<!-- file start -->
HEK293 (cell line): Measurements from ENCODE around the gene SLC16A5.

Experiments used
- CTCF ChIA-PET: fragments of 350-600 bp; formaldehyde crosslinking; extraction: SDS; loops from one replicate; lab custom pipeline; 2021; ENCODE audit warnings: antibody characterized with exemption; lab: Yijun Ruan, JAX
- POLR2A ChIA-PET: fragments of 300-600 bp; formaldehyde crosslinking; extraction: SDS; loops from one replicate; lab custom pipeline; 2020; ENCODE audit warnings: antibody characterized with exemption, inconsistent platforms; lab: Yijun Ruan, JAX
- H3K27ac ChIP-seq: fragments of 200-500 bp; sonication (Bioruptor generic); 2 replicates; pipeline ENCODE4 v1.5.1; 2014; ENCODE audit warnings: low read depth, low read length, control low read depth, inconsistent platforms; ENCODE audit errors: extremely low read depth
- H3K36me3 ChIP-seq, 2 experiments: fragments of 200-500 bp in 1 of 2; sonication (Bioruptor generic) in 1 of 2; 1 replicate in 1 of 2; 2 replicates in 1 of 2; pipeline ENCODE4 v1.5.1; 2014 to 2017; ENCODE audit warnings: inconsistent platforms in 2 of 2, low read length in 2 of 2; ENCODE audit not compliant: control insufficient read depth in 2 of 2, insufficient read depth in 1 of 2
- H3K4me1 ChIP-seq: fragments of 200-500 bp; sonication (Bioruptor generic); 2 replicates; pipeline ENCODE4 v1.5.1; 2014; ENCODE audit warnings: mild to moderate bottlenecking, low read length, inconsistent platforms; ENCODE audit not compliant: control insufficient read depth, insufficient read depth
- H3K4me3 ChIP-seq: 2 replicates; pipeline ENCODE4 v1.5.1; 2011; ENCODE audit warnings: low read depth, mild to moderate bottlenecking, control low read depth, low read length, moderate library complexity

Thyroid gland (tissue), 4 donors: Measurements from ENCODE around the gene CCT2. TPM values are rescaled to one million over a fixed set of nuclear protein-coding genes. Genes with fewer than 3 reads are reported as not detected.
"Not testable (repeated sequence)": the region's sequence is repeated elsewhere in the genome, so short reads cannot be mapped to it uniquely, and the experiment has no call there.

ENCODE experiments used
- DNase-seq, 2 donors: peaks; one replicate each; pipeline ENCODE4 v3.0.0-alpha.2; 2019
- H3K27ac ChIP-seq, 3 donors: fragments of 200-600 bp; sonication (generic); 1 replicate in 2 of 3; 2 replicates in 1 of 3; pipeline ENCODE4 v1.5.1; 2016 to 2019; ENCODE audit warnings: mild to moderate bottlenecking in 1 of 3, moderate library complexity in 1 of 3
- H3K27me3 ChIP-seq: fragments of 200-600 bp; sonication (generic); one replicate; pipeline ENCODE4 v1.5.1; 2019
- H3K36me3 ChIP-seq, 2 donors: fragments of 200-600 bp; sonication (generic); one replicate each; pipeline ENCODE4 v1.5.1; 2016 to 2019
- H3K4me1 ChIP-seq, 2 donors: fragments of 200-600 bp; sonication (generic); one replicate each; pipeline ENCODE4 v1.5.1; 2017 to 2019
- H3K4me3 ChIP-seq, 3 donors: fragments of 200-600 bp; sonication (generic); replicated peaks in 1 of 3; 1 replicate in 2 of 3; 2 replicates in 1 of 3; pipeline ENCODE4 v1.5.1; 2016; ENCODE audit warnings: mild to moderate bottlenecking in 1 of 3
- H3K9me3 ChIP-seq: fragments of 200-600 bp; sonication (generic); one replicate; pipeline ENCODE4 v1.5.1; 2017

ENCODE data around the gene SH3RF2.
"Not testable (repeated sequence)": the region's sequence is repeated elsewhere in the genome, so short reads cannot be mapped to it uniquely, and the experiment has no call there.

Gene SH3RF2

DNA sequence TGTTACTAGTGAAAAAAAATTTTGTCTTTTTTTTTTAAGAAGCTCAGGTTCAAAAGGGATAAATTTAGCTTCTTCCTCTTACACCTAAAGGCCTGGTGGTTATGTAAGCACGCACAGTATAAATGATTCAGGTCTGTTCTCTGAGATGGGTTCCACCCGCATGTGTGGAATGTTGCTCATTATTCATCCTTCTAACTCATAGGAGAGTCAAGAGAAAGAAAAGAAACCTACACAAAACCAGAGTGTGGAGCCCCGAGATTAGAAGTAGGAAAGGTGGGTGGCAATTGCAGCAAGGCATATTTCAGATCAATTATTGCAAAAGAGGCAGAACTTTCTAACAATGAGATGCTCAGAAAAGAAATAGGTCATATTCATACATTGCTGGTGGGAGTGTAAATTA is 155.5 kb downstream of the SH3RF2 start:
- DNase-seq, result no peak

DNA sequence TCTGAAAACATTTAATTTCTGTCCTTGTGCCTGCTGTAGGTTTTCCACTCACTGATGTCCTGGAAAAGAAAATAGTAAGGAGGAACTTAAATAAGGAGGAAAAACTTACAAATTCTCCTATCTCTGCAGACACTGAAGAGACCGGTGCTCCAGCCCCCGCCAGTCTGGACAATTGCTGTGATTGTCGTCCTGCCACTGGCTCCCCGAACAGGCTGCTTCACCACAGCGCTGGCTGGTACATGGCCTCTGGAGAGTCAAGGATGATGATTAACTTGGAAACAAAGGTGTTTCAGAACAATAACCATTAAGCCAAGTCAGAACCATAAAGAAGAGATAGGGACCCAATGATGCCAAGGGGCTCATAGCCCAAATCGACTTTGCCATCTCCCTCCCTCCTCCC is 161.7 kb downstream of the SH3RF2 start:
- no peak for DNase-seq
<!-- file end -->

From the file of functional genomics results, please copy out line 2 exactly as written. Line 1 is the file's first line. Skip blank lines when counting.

Experiments used